Top 3D Shop is a CA-based digital manufacturing value-added reseller and turnkey solutions provider. Top 3D Shop supplies professional additive manufacturing equipment, subtractive manufacturing equipment, 3D scanning systems, robotic equipment, parts and supplies. From 2013, the team behind Top 3D Shop has fulfilled projects for thousands of customers, from small businesses to industry players, brands, and companies, including NASA, U.S. Army, U.S. Navy, Qualcomm, Nissan, Toyota, ELMS, University of Michigan, Troy University, University of Illinois, Texas A&M University, Missouri State University, The University of California and St. Louis County Police Department.

Interview with Egor Driagin, CMO & Co-Founder at Top 3D Shop.

Easy Engineering: What are the main areas of activity of the company?

Egor Driagin:

  • Technological audit of the enterprise and evaluation of the effectiveness and potential impact of the introduction of such technologies as additive manufacturing, subtractive manufacturing, 3D scanning, robotic automation.
  • Feasibility study of additive manufacturing technology implementation
  • Manufacturing process optimization to improve and standardize product quality, improve unit economics, reduce reject rate, increase the speed of launching new products, improve safety and scale up production.
  • Selection of the most appropriate technology, equipment and consumables, their supply, assembly, installation and calibration.
  • Training of personnel in order to improve and maintain competencies required to implement new production workflows.
  • Servicing and maintenance of the supplied equipment.

E.E: What’s the news about new products?

E.D: There are many brands that launched important innovations at Formnext in 2023. In this article, we would like to highlight two brands worthy of attention.

In large-format 3D printing, Raise3D introduced a new Hyper FFF technology for its Pro 3 series 3D printers, achieving a speed 3.8 times faster than the average professional printer available in the market. 

The challenge was never to just instruct an FFF printer to print at a higher speed. Telling an FFF 3D printer to print at high speed is quite simple, and most manufacturers and users have tried it at some point. The challenge was to be able to do so while keeping the same quality of layer adhesion and surface finish, in addition to the structural stability of the whole printer. Raise3D can proudly announce that its R&D team has achieved this goal, initially for its Pro3 series dual extrusion 3D printer, for which the whole Raise3D’s ecosystem – hardware, software, and filament – had to be adapted.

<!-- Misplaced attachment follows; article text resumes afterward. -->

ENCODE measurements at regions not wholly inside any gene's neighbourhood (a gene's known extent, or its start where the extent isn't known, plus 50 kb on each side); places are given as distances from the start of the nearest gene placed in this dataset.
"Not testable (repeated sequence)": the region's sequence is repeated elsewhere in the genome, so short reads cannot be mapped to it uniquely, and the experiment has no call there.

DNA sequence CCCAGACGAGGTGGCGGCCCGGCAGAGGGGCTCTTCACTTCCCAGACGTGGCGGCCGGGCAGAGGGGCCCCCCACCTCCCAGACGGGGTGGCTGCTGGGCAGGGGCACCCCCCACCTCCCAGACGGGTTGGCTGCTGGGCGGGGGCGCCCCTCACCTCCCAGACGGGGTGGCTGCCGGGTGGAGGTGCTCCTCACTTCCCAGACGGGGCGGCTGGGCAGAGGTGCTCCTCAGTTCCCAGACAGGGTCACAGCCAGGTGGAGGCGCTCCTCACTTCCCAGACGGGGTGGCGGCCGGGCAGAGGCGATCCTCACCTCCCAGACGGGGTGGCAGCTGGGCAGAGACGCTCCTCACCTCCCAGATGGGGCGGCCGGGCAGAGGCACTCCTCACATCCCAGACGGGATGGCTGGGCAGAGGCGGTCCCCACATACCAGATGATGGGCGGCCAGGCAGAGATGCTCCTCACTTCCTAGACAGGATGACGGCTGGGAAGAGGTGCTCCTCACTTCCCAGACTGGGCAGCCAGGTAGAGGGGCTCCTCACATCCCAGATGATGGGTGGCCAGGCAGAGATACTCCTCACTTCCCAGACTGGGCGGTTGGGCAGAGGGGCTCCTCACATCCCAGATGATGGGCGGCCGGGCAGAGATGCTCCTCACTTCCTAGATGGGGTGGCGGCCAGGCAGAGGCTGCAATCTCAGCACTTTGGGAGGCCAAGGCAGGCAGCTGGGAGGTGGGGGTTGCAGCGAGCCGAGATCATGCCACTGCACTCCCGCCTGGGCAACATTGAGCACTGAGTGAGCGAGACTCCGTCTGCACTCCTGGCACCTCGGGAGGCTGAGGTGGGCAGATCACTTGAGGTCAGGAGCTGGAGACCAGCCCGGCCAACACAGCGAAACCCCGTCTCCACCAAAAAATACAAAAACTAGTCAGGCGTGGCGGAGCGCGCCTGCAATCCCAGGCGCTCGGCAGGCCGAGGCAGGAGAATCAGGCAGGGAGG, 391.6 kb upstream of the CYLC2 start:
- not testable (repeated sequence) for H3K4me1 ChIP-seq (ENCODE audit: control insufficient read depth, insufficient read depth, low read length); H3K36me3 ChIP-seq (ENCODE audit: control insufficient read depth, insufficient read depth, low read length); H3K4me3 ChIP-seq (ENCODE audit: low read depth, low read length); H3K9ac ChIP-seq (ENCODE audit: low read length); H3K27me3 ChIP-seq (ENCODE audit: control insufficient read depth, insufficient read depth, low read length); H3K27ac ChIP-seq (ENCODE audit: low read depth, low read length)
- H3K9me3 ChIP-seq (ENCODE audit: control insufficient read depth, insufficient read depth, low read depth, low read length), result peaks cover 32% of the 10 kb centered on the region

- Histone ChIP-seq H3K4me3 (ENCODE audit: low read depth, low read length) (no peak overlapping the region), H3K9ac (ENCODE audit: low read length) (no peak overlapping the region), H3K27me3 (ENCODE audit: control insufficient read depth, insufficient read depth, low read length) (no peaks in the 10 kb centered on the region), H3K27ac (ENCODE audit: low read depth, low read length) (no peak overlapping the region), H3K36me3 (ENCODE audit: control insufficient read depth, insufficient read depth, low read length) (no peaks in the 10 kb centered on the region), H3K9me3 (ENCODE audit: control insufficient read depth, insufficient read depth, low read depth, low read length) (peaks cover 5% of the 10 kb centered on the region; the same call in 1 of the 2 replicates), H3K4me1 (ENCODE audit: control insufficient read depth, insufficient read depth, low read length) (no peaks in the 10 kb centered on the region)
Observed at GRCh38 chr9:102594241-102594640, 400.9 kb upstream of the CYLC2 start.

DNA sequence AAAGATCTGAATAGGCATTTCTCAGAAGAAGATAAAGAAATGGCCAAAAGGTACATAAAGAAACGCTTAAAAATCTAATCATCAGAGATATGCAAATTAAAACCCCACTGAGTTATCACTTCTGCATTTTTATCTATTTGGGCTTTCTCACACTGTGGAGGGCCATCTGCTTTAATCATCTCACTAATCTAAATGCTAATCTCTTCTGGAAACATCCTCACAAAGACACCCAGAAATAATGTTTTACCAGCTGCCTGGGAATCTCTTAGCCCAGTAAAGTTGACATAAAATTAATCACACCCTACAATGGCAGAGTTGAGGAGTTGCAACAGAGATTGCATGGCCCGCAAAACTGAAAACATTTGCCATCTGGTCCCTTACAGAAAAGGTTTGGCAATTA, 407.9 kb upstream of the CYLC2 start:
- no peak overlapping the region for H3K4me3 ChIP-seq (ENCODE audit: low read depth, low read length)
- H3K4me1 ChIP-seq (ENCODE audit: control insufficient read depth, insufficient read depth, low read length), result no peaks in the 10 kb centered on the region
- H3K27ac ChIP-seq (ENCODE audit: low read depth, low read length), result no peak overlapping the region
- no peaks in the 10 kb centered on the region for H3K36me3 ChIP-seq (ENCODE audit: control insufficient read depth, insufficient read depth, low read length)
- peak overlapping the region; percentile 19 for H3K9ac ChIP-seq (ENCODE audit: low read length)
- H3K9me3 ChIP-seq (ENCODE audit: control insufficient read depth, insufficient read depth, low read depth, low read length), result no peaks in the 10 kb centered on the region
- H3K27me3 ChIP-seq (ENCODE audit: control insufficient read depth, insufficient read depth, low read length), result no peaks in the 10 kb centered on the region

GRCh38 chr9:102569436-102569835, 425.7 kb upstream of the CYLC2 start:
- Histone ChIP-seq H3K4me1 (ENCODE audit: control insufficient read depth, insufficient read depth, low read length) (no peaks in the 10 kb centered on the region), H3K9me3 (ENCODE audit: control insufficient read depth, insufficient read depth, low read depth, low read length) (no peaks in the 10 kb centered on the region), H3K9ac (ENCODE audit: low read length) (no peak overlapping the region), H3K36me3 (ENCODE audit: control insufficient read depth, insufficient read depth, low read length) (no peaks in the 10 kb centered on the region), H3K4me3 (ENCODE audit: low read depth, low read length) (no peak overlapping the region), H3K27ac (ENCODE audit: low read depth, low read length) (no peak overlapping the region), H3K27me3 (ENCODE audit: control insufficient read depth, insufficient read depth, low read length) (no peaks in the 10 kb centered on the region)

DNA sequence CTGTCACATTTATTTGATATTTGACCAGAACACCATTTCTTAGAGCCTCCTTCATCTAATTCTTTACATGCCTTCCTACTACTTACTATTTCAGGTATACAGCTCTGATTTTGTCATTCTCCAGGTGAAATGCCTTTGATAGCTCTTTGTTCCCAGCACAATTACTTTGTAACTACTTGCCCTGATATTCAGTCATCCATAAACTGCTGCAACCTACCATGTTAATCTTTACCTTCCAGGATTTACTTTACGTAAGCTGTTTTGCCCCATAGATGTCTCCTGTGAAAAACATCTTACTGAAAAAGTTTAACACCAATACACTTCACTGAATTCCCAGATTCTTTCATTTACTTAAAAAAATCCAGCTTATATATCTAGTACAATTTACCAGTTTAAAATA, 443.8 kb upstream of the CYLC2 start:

As for 3D scanning, one of the latest products is the Freescan UE Pro. It’s the first laser 3D scanner which has built-in photogrammetry (which allows scanning objects up to 10 m in size) that caters not only to large enterprises, but also small-to-medium business. 

The price of the Freescan UE Pro is 2-3 times lower than the market alternatives, but based on the current tests, the quality of the scans and the scanning experience itself is on par with the leading competitors.

E.E: What are the ranges of products?

E.D: Top 3D shop offers a wide range of 3D Printers, 3D Scanners, CNC Laser Cutters and Engravers, Robotic Equipment, and also such supplements as filament and resins. Among brands presented at Top3DShop’s website you can find Modix, Shining 3D, Raise 3D, Phrozen and many others. The full list of products is presented at the website.

E.E: At what stage is the market where you are currently active?

E.D: The additive manufacturing market was evaluated at $12 billion USD in 2020 (ARK, 2020). Market analysts estimate that by 2025 that the market may grow to $20 billion USD on the lowest range (a 2017 estimate by Lux Research) to $120 billion USD on the highest range (a 2020 estimate by ARK Invest, a 2013 estimate by McKinsey).

E.E: What can you tell us about market trends?

E.D: Research by ARK Invest suggests the aforementioned growth will be driven by the shift in the use of 3D printing, where 3D printing serves the role of a prototyping tool (current penetration: 40-50%) to the use of printed parts for Molds and Tools (4% Penetration) and the End-Use Parts (1% Penetration). 

For example, the use of 3D printing for the end-use parts is driven by developments in such technologies as SLM 3D Printing. Everything from the hardware to the software to the diversity of metal powders and post-processing equipment has been advancing, allowing more companies to adopt this tech as part of their production workflows.

For example, Bugatti has leveraged SLM 3D printing to produce a range of functional parts for its sports cars, including a brake caliper that is recognized as the largest functional component 3D printed from titanium. Frank Götzke, Head of New Technologies at Bugatti, commented on the brake caliper being capable of coping with “extreme strength, stiffness and temperature requirements at speeds of over 375 km/h with a braking force of 1.35g and brake disc temperatures up to 1,100 °C”.